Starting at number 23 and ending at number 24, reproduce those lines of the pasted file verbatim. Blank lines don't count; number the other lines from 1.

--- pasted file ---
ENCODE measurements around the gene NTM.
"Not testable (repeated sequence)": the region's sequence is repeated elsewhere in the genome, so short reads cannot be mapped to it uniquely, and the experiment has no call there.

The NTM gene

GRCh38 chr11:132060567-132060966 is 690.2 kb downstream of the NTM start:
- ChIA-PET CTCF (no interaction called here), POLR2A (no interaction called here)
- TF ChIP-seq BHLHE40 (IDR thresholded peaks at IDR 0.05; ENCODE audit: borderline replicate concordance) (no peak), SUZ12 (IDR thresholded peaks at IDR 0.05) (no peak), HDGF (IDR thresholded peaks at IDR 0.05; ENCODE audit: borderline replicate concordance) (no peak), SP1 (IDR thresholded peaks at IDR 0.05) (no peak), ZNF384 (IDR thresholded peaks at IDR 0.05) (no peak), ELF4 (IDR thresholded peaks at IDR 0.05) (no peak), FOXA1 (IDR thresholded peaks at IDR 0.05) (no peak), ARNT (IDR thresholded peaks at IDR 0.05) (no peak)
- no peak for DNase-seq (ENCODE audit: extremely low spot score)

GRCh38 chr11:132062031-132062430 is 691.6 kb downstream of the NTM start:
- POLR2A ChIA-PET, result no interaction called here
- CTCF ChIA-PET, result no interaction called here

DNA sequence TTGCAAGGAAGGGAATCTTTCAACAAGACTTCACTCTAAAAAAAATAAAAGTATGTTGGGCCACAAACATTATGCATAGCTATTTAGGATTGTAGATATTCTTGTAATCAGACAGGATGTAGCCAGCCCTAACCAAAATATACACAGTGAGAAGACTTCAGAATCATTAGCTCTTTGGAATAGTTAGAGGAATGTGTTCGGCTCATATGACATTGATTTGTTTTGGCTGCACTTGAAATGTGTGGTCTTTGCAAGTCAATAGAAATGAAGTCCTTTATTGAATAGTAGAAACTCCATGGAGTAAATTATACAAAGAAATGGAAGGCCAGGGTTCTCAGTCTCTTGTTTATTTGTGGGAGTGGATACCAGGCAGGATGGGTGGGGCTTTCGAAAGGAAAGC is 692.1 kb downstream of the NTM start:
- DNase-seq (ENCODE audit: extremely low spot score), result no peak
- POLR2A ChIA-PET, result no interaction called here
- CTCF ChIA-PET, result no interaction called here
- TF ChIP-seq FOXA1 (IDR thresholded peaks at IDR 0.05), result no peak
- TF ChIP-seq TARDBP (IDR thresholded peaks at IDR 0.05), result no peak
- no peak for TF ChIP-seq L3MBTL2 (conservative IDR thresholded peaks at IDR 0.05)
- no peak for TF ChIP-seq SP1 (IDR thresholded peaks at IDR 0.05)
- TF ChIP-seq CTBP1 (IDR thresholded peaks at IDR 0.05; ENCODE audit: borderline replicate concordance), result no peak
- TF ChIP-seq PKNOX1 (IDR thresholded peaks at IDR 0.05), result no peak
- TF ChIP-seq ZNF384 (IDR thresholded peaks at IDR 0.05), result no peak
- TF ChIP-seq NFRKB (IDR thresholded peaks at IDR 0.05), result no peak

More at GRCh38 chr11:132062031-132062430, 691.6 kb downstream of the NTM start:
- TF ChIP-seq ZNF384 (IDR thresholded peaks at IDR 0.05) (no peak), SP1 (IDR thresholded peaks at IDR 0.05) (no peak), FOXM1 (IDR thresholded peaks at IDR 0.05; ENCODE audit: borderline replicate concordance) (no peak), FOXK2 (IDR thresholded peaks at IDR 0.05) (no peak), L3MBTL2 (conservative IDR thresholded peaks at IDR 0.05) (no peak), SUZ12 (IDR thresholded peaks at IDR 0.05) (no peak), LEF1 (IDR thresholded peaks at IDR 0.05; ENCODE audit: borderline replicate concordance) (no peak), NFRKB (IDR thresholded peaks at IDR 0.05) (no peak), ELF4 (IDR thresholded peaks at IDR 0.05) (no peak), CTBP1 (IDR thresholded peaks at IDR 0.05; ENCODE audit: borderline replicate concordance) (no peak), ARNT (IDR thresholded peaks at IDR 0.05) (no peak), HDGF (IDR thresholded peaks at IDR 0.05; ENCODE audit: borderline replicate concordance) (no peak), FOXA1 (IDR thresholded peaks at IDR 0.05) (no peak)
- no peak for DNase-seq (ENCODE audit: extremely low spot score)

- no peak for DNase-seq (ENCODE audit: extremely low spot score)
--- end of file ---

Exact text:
More at GRCh38 chr11:132062031-132062430, 691.6 kb downstream of the NTM start:
- TF ChIP-seq ZNF384 (IDR thresholded peaks at IDR 0.05) (no peak), SP1 (IDR thresholded peaks at IDR 0.05) (no peak), FOXM1 (IDR thresholded peaks at IDR 0.05; ENCODE audit: borderline replicate concordance) (no peak), FOXK2 (IDR thresholded peaks at IDR 0.05) (no peak), L3MBTL2 (conservative IDR thresholded peaks at IDR 0.05) (no peak), SUZ12 (IDR thresholded peaks at IDR 0.05) (no peak), LEF1 (IDR thresholded peaks at IDR 0.05; ENCODE audit: borderline replicate concordance) (no peak), NFRKB (IDR thresholded peaks at IDR 0.05) (no peak), ELF4 (IDR thresholded peaks at IDR 0.05) (no peak), CTBP1 (IDR thresholded peaks at IDR 0.05; ENCODE audit: borderline replicate concordance) (no peak), ARNT (IDR thresholded peaks at IDR 0.05) (no peak), HDGF (IDR thresholded peaks at IDR 0.05; ENCODE audit: borderline replicate concordance) (no peak), FOXA1 (IDR thresholded peaks at IDR 0.05) (no peak)